Christ is Everything. He is joy, He is life, He is light. He is the true light who makes man joyful, makes him soar with happiness; makes him see everything, everybody; makes him feel for everyone, to want everyone with him, everyone with Christ. Love Christ and put nothing before His Love. Christ is Everything. He is the source of life, the ultimate desire,He is everything. Everything beautiful is in Christ. Somebody who is Christ’s must love Christ, and when he loves Christ he is delivered from the Devil, from hell and from death.”

– Elder Porphyrios

Elder Iakovos, Elder Paisios and Elder Porphyrios

Elder Iakovos, Elder Paisios and Elder Porphyrios

Here is a great little introduction to the Orthodox view of the “Theotokos,” i.e. the Virgin Mary. Bp. MICHAEL is my old dean at seminary, and he is doing a great job answering seven of the most common questions non-Orthodox may have about our devotion to the Mother of God.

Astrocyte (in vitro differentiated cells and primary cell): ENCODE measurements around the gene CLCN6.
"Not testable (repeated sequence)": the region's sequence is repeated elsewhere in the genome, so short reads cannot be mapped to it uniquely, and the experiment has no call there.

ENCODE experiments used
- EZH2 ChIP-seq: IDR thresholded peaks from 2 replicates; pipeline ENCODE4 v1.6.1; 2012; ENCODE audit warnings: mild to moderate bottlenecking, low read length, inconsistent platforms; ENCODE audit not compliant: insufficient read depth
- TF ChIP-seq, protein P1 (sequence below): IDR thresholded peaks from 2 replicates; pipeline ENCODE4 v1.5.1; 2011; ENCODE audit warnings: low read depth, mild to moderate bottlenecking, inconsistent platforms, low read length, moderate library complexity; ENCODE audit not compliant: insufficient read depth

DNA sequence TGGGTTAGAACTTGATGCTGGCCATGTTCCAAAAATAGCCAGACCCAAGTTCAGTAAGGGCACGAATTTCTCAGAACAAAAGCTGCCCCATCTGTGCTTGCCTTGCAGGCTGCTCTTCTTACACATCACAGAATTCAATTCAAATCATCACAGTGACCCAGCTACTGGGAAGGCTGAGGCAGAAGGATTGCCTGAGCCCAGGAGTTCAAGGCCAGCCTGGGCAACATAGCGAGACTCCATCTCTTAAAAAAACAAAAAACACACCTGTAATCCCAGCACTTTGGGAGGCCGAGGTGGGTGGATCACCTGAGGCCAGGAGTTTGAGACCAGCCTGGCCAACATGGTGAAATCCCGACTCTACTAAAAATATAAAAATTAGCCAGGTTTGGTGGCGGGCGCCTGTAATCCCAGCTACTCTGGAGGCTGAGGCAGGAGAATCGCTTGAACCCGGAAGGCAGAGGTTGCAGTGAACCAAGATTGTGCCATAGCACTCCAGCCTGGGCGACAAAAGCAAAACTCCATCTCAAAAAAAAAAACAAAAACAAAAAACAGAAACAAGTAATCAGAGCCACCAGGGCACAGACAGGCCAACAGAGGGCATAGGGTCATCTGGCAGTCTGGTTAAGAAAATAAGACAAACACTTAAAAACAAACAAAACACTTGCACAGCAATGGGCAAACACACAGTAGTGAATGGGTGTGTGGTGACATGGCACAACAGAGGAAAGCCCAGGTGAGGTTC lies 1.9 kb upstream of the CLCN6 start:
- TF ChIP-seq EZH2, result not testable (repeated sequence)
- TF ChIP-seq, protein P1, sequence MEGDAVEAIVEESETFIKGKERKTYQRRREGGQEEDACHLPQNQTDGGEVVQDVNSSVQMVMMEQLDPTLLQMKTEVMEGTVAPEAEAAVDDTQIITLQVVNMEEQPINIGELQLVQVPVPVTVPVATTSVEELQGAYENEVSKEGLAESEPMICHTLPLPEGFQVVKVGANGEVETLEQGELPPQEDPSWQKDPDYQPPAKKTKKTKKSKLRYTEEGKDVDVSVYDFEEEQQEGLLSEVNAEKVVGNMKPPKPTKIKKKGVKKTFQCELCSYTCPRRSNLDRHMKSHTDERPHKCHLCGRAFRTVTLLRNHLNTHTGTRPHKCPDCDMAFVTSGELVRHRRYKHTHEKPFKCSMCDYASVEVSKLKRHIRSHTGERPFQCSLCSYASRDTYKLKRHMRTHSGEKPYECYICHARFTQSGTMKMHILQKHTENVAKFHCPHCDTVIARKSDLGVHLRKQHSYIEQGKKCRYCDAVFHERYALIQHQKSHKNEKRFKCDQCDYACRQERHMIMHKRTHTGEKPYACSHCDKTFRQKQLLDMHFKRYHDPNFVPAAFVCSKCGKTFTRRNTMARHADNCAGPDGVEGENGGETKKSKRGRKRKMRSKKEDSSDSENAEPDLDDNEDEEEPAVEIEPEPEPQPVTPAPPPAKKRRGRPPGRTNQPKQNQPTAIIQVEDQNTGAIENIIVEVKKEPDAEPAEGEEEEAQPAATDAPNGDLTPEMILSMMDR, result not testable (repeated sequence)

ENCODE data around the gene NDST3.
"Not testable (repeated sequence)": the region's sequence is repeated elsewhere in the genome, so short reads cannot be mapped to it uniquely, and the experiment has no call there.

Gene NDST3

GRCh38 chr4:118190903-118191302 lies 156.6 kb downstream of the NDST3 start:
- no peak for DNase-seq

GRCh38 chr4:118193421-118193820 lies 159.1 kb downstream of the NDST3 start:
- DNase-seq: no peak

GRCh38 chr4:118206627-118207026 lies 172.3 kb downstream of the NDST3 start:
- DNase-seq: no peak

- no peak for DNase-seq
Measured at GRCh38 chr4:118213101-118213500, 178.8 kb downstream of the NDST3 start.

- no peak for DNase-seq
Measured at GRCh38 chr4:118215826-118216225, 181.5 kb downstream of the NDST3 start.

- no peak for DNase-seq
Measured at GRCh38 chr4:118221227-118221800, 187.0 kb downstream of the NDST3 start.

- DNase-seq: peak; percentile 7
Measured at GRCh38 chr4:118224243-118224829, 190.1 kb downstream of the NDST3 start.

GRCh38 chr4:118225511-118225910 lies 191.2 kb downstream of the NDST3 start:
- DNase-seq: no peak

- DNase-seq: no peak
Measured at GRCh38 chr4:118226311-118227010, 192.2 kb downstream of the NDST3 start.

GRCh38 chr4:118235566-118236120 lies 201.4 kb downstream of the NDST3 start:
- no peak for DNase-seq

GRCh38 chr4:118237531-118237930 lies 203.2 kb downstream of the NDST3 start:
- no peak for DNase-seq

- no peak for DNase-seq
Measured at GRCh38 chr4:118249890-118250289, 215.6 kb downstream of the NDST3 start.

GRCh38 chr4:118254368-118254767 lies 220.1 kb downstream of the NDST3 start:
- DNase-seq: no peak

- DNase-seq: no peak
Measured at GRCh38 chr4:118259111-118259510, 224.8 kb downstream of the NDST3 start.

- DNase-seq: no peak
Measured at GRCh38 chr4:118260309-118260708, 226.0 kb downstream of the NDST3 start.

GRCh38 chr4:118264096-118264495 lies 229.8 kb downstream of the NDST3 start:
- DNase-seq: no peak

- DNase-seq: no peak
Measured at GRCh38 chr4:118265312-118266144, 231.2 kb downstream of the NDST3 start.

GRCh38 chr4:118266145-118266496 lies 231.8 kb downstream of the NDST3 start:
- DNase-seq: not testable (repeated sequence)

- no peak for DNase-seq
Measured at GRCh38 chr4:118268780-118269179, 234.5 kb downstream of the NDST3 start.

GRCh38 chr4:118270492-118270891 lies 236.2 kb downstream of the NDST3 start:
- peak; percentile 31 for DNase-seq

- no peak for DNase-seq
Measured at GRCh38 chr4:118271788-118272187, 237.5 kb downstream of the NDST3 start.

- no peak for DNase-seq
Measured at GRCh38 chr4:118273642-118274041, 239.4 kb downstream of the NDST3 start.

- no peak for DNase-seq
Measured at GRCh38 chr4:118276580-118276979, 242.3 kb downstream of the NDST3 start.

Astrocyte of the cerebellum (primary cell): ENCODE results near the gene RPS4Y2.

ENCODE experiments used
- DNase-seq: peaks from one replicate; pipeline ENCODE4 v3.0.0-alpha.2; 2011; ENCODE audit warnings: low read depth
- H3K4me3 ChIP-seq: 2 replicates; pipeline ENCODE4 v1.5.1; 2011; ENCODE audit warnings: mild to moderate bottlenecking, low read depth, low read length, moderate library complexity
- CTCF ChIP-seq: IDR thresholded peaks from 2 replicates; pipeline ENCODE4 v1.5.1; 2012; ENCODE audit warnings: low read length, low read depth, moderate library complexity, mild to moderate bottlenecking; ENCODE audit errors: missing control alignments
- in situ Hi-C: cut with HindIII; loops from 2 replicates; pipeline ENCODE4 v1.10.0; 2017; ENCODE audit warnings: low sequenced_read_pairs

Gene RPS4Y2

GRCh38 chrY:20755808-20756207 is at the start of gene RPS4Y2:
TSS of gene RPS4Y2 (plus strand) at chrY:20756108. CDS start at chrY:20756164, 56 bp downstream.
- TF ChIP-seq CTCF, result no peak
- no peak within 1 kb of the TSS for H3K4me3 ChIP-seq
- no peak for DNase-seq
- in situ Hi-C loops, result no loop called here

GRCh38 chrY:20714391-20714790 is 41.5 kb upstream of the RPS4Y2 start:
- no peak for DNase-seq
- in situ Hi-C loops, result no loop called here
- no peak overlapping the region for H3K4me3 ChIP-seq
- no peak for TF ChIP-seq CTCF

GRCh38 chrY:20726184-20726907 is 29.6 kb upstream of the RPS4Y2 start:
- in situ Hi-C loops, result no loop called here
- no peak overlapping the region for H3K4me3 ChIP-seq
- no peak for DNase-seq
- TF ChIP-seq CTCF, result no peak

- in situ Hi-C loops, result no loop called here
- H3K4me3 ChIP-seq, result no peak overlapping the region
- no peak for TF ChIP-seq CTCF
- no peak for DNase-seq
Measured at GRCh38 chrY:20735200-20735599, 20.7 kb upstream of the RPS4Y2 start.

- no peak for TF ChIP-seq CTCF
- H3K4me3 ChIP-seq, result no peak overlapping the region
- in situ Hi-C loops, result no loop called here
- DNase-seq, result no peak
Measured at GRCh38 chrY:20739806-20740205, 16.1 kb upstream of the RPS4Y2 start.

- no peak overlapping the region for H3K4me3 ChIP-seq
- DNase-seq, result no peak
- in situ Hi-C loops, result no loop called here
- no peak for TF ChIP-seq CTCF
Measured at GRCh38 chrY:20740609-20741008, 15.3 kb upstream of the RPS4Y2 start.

“If recompense is bestowed according to the measure of love for God, and if the man who loves the Son is loved of Him and of His Father and becomes the dwelling place of Both, and They mystically abide and walk in him, as it is recorded in the Master’s Gospel, who, then, will love Him more than His Mother? For, He was her only-begotten Son, and moreover she alone among women gave birth knowing no spouse, so that the love of Him that had partaken of her flesh might be shared with her twofold. And who will the only-begotten Son love more than His Mother, He that came forth from her ineffably without a father in this last age even as He came forth from the Father without a mother before the ages’? How indeed could He that descended to fulfill the Law not multiply that honor due to His Mother over and above the ordinances of the Law?”